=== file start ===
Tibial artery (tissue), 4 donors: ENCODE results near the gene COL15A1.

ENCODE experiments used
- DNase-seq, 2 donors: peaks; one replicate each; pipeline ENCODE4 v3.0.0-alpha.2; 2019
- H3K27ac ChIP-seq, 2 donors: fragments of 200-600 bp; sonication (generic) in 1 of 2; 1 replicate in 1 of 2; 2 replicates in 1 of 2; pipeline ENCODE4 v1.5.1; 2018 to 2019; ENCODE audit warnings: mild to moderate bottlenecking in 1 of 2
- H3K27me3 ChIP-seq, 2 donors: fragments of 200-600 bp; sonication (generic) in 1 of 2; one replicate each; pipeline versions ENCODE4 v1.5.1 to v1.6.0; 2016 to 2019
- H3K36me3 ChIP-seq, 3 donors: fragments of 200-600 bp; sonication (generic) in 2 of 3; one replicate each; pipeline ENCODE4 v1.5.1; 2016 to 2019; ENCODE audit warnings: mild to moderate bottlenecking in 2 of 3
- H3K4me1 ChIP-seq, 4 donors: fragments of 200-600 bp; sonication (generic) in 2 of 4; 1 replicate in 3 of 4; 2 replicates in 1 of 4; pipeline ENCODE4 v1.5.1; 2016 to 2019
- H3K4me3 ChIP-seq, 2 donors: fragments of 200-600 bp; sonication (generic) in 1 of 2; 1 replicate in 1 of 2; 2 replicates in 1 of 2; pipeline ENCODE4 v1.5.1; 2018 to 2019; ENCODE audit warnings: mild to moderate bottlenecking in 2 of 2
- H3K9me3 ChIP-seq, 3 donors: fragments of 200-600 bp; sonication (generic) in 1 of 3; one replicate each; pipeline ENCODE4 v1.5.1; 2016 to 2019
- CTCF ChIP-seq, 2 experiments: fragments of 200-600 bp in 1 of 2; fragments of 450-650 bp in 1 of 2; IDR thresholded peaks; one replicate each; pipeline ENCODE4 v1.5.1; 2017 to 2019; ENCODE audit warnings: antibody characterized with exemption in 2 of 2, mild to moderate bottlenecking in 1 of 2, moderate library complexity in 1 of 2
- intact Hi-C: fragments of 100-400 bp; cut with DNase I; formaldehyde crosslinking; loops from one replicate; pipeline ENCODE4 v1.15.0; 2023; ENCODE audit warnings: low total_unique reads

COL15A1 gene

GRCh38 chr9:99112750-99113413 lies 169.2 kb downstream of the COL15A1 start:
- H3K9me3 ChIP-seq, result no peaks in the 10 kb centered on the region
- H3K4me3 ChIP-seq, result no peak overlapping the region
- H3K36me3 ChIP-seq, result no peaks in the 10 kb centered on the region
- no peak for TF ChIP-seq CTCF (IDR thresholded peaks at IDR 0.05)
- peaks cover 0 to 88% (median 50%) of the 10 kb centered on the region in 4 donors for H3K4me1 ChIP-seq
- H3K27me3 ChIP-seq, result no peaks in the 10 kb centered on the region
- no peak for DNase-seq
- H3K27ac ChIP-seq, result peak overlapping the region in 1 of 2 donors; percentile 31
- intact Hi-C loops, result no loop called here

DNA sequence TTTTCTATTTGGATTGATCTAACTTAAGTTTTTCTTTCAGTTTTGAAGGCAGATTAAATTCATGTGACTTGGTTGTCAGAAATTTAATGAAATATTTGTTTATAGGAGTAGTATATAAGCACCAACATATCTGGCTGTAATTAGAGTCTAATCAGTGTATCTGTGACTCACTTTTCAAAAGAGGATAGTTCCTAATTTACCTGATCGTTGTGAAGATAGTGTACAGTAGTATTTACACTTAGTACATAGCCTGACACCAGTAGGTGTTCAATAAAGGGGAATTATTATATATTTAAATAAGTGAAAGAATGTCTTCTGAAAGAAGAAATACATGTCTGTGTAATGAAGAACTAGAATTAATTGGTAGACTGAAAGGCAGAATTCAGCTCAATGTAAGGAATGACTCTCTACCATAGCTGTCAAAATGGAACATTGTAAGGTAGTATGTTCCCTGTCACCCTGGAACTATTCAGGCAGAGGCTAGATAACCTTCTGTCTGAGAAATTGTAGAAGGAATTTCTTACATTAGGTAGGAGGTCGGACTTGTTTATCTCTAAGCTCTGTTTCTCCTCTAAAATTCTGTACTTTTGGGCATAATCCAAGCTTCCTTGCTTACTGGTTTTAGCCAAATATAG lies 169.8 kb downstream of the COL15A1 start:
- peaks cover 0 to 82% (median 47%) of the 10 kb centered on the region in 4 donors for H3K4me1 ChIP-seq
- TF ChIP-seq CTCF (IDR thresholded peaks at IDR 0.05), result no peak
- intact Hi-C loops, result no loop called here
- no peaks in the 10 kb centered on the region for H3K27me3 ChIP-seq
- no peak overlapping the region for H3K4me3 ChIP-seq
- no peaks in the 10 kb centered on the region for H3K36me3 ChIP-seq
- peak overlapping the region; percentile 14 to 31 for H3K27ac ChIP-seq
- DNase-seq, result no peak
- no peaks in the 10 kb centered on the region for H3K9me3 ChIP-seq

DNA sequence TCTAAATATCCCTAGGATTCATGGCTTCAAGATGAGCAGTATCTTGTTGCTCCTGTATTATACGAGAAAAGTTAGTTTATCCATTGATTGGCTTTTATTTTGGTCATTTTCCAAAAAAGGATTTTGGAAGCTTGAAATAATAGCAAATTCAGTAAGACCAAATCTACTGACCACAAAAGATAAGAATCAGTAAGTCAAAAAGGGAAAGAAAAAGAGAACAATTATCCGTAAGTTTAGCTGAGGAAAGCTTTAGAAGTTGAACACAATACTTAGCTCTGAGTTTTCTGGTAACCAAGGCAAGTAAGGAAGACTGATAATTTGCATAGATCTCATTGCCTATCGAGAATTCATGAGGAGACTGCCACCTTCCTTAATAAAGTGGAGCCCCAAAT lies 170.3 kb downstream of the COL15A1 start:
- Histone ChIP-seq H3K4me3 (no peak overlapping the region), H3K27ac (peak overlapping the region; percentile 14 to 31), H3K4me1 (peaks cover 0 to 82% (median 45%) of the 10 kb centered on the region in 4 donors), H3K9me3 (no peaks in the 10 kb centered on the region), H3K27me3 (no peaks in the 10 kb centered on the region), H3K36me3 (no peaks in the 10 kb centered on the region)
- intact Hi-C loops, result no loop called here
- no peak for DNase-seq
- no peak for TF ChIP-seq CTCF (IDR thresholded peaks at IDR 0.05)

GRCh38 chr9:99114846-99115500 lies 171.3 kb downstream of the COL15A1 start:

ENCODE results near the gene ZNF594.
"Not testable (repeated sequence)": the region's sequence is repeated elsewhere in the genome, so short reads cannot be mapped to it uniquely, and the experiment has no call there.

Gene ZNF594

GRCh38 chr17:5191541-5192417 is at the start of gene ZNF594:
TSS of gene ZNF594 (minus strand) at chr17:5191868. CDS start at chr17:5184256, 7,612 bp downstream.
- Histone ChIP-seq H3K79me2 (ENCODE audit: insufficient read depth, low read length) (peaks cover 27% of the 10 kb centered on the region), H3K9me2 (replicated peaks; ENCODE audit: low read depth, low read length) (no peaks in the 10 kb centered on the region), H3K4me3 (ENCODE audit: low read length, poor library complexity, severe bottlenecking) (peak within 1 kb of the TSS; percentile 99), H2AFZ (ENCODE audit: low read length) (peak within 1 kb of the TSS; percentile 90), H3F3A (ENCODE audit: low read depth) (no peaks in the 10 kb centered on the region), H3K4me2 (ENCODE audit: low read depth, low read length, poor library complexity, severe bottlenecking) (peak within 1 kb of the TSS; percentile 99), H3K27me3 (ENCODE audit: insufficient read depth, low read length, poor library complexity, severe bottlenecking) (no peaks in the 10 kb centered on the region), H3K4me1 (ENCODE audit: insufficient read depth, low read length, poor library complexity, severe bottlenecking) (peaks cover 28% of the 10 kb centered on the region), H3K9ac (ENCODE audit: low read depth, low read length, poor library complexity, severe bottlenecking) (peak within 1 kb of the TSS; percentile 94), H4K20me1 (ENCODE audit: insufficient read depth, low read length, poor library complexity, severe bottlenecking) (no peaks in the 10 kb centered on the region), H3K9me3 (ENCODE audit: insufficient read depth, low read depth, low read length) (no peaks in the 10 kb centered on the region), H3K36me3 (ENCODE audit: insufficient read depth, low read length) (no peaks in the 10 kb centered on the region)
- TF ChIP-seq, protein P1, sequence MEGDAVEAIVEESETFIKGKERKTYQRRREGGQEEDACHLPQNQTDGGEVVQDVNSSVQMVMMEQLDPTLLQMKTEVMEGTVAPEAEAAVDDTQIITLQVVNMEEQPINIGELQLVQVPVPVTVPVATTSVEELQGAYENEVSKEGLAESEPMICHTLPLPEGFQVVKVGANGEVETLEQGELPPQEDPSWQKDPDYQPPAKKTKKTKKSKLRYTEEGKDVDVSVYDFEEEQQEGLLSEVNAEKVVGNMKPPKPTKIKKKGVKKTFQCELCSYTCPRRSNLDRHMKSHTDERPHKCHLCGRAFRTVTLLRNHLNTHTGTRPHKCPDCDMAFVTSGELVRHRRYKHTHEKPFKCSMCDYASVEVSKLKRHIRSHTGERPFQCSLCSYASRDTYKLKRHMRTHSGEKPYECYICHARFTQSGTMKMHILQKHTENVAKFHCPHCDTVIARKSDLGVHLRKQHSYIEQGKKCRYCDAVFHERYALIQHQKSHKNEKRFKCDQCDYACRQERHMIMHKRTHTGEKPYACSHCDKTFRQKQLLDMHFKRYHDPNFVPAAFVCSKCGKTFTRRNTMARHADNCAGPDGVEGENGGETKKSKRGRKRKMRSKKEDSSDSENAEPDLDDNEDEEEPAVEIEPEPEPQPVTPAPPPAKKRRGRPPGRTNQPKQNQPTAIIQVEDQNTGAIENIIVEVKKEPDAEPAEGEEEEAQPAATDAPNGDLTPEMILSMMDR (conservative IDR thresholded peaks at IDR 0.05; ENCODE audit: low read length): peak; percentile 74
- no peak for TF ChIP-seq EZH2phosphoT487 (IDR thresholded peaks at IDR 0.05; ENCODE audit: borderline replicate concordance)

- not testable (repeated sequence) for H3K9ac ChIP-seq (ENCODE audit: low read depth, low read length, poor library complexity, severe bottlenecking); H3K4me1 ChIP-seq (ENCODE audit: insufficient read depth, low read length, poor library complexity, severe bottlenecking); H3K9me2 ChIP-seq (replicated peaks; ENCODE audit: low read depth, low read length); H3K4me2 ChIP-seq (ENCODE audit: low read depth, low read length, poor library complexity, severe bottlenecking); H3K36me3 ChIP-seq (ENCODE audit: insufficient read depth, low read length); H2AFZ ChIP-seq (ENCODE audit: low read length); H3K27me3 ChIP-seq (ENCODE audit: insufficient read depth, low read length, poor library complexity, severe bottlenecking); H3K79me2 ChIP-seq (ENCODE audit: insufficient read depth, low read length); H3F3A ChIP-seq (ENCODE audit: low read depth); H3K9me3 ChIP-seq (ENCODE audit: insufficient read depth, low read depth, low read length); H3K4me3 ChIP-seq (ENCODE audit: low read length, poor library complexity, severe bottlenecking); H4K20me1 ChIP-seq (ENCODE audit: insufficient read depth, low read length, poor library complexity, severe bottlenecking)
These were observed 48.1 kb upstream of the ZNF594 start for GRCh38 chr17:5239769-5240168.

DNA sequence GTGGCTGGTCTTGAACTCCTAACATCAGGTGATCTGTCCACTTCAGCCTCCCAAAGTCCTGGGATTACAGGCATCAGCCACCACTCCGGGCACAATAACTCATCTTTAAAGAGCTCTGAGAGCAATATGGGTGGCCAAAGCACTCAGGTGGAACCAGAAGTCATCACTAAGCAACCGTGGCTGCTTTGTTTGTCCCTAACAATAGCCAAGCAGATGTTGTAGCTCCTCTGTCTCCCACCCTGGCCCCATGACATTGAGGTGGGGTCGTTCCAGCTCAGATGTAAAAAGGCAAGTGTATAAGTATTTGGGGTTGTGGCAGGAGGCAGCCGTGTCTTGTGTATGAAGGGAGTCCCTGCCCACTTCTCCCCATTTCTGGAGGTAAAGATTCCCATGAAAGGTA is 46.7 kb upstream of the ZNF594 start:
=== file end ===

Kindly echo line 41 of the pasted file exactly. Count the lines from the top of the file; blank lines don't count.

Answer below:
Gene ZNF594